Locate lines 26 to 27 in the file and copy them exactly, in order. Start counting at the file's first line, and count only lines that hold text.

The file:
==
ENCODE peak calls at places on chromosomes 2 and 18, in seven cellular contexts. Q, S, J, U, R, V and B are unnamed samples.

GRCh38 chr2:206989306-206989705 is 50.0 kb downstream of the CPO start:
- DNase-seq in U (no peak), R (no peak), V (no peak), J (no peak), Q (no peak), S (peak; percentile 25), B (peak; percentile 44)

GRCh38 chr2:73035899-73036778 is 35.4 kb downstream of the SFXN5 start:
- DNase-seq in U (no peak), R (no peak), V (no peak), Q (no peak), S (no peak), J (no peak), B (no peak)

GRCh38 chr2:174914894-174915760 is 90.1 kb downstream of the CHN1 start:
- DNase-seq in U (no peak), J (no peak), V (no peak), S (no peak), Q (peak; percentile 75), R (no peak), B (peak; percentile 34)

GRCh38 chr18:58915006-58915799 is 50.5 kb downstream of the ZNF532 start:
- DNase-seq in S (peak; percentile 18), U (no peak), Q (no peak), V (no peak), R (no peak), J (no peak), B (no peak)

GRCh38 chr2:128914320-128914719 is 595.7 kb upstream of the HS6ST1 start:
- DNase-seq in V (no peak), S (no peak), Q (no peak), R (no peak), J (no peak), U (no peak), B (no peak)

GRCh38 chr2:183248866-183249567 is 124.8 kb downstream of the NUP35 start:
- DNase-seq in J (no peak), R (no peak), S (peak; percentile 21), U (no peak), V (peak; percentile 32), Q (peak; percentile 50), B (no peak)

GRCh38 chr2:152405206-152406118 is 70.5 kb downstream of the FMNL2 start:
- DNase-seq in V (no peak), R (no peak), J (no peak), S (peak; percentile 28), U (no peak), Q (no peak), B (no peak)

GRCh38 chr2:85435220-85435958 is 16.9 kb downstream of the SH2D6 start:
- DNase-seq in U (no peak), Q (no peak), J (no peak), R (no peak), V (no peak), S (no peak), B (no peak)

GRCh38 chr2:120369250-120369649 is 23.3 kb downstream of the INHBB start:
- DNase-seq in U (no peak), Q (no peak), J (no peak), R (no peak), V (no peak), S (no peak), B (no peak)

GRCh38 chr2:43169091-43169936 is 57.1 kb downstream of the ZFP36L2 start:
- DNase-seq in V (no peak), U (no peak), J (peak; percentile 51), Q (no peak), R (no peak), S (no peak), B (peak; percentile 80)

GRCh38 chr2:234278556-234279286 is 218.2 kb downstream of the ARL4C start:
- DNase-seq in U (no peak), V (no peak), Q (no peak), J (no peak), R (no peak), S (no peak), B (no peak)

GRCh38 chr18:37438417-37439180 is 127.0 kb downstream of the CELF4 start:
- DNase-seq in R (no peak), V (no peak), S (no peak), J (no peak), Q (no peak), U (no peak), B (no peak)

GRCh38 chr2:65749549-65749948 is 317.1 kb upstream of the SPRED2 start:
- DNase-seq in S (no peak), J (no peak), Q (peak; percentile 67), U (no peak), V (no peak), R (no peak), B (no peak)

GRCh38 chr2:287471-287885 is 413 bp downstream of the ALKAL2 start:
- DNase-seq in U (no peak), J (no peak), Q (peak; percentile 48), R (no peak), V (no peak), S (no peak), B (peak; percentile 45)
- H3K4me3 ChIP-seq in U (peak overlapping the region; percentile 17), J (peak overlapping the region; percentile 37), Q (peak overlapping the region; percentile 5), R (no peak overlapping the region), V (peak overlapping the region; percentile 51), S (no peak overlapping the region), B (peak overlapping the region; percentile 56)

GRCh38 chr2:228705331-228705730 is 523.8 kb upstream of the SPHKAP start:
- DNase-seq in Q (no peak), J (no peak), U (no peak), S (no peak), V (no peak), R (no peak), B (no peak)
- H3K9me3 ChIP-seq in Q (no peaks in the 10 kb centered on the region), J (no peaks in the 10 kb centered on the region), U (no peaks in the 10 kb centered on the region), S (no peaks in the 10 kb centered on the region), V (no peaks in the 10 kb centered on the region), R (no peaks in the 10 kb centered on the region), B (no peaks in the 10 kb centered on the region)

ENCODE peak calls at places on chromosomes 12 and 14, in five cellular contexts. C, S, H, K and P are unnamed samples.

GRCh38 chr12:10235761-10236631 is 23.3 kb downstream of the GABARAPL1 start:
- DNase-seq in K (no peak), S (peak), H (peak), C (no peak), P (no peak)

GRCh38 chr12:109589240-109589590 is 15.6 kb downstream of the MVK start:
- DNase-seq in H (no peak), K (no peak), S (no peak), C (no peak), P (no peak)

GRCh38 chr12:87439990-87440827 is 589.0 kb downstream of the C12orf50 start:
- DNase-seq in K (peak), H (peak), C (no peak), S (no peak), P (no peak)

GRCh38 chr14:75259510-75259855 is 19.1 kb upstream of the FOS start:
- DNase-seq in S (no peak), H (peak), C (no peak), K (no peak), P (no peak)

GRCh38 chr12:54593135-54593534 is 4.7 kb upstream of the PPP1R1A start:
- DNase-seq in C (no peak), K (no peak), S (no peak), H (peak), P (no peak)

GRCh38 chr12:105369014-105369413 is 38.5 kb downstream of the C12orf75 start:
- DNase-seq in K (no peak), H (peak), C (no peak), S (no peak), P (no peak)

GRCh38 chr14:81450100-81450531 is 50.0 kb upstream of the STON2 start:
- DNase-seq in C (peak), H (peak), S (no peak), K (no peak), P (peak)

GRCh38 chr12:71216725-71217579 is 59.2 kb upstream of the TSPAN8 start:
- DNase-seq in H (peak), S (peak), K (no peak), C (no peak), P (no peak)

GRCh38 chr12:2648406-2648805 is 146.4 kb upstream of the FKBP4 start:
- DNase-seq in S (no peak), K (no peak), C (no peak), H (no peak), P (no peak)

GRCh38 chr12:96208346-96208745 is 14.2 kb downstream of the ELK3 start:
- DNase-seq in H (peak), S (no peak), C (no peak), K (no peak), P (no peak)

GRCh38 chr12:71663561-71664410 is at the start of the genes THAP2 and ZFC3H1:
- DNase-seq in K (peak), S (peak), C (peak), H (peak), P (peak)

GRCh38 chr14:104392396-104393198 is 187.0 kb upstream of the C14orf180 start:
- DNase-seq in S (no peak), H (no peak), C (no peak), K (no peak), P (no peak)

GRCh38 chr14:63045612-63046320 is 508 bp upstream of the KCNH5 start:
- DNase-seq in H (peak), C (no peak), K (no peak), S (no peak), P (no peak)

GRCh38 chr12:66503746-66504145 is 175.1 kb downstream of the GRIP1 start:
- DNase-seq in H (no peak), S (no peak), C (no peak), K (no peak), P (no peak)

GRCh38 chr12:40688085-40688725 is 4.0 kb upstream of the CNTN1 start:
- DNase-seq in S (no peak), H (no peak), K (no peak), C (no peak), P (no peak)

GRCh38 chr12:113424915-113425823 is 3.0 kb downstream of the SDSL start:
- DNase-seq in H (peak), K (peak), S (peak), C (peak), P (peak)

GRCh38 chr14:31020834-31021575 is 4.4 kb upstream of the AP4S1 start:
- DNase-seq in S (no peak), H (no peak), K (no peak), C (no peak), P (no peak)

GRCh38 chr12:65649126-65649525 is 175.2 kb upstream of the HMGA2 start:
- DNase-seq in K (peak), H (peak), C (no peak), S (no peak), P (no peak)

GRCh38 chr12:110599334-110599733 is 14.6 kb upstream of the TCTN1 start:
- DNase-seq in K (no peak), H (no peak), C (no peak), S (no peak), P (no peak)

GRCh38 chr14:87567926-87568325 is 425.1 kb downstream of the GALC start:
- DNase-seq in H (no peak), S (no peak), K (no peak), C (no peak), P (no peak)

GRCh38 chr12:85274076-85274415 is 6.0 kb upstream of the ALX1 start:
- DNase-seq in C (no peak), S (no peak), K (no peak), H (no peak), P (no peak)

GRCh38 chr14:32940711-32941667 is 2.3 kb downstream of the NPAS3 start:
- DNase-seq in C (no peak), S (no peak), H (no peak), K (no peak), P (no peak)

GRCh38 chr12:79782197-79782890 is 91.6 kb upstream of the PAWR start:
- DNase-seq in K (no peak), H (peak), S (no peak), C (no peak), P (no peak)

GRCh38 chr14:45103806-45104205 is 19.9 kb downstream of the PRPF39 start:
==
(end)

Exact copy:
GRCh38 chr2:65749549-65749948 is 317.1 kb upstream of the SPRED2 start:
- DNase-seq in S (no peak), J (no peak), Q (peak; percentile 67), U (no peak), V (no peak), R (no peak), B (no peak)